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Etymology and History of Hebrew Language: – The term Hebrew is derived from various ancient languages like Old French, Latin, Ancient Greek, and Aramaic, ultimately […]

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Etymology and History of Hebrew Language:
– The term Hebrew is derived from various ancient languages like Old French, Latin, Ancient Greek, and Aramaic, ultimately originating from Biblical Hebrew.
– Hebrew belongs to the Canaanite group of languages within the Northwest Semitic family.
– Hebrew flourished as a spoken language in the Kingdoms of Israel and Judah from about 1200 to 586 BCE.
– Hebrew was extinct as a colloquial language by late antiquity but continued as a literary language, especially in Spain.
– Hebrew was used as the language of commerce between Jews of different native languages and as the liturgical language of Judaism until its revival in the late 19th century.

Oldest Hebrew Inscriptions and Usage of Hebrew:
– Various ancient inscriptions like the Shebna Inscription, the Gezer calendar, and others provide insights into the development of Hebrew language.
– Modern Hebrew is the main language of the Yishuv in Palestine and the official language of Israel.
– Estimates suggest over nine million Hebrew speakers worldwide in 2013.
– Hebrew and Arabic are the official languages of Israel, with pre-revival forms of Hebrew used for prayer or study in Jewish and Samaritan communities.
– Hebrew is studied by non-Israeli Jews, students in Israel, archaeologists, linguists, and theologians in Christian seminaries.

Revival and Development of Hebrew Language:
– Hebrew was revived as a spoken language in the 19th century, led by Eliezer Ben-Yehuda, driven by the rise of Zionism.
– The creation of a modern version of the ancient language was successful, making Hebrew the official language of Israel.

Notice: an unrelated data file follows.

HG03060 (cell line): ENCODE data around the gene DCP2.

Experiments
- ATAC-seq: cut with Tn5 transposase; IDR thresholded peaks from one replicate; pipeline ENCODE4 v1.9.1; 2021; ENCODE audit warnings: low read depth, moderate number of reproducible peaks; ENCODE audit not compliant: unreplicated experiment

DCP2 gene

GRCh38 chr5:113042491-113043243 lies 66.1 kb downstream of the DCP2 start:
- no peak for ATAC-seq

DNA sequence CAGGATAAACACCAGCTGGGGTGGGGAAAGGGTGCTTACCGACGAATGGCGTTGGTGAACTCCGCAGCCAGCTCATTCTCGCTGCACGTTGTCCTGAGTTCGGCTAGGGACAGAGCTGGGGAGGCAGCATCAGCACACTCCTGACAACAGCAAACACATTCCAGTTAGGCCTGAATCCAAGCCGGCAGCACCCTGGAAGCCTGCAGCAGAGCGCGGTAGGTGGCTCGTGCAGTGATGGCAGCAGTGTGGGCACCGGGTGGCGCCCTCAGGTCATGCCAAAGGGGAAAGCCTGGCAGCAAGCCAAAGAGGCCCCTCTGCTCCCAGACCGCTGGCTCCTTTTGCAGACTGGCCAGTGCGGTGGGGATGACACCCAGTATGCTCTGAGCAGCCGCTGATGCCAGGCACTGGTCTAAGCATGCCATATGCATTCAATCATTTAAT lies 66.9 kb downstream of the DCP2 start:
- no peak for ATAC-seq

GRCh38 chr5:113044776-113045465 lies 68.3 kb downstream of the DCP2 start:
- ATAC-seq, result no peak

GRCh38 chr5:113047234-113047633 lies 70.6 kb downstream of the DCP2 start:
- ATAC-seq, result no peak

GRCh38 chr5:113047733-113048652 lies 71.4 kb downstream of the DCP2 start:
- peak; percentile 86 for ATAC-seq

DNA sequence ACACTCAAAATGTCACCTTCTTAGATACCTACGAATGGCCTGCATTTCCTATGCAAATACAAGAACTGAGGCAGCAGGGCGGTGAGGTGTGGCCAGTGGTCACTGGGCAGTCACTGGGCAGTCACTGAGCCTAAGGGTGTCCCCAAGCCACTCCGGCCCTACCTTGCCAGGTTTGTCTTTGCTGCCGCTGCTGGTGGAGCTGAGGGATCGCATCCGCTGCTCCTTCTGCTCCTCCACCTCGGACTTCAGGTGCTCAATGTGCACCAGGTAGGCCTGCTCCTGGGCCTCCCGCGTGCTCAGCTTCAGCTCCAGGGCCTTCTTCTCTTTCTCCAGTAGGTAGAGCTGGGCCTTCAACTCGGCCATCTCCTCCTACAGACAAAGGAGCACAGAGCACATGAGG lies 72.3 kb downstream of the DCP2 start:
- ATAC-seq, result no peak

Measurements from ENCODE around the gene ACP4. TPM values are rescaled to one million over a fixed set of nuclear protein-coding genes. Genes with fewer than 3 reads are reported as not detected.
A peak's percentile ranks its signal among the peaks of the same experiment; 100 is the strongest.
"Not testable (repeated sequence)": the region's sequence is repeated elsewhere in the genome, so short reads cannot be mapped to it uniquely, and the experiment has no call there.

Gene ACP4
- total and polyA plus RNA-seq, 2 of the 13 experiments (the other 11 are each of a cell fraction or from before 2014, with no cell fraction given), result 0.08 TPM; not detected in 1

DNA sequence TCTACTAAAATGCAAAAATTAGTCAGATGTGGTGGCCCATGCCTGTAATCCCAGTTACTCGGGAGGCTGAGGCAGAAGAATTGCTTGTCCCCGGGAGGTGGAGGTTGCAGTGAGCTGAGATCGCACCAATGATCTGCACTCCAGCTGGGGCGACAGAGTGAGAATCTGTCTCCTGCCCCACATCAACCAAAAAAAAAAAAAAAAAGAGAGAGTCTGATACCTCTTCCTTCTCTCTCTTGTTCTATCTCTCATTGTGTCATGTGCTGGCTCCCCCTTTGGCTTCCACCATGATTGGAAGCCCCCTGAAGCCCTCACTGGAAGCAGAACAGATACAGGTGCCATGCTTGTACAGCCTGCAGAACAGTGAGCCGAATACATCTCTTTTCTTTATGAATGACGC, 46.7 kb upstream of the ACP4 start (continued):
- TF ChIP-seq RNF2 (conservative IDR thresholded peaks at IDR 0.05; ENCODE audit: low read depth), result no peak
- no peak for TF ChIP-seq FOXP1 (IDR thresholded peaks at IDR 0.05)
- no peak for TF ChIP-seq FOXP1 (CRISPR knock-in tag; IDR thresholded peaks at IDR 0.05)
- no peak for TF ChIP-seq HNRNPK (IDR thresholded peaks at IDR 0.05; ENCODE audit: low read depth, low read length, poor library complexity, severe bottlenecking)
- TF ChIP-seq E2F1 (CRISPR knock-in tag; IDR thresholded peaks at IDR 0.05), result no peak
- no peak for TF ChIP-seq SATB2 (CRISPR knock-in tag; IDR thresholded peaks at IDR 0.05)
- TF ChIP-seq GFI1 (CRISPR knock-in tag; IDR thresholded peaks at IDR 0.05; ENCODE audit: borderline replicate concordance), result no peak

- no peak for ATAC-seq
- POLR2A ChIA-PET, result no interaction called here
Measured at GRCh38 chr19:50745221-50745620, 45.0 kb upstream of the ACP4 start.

– Nearly all of the Hebrew Bible is written in Biblical Hebrew, with different dialects existing over various historical periods.
– Hebrew is the only successful large-scale example of linguistic revival and one of the only two Northwest Semitic languages still spoken today.

Evolution of Hebrew Script and Post-Biblical Hebrew Development:
– Hebrew script evolved from old Semitic script to the Imperial Aramaic script and eventually to the Hebrew square script.
– Different forms of Hebrew language like Dead Sea Scroll Hebrew, Mishnaic Hebrew, and Rabbinic Hebrew were used in various historical periods.
– Hebrew evolved as a spoken language alongside Aramaic but eventually declined as a spoken language around 200 CE.

Influence of Aramaic on Hebrew and Language Dynamics in Ancient Israel:
– Aramaic became the primary colloquial language alongside Hebrew, displacing it as the everyday spoken language by the beginning of the Common Era.
– Hebrew continued as a literary language after being displaced by Aramaic, indicating a multilingual society in ancient Israel.
– The roles of different languages like Hebrew, Aramaic, and Greek in ancient Israel were defined based on their functions in various aspects of society, such as government, prayer, study, and trade.

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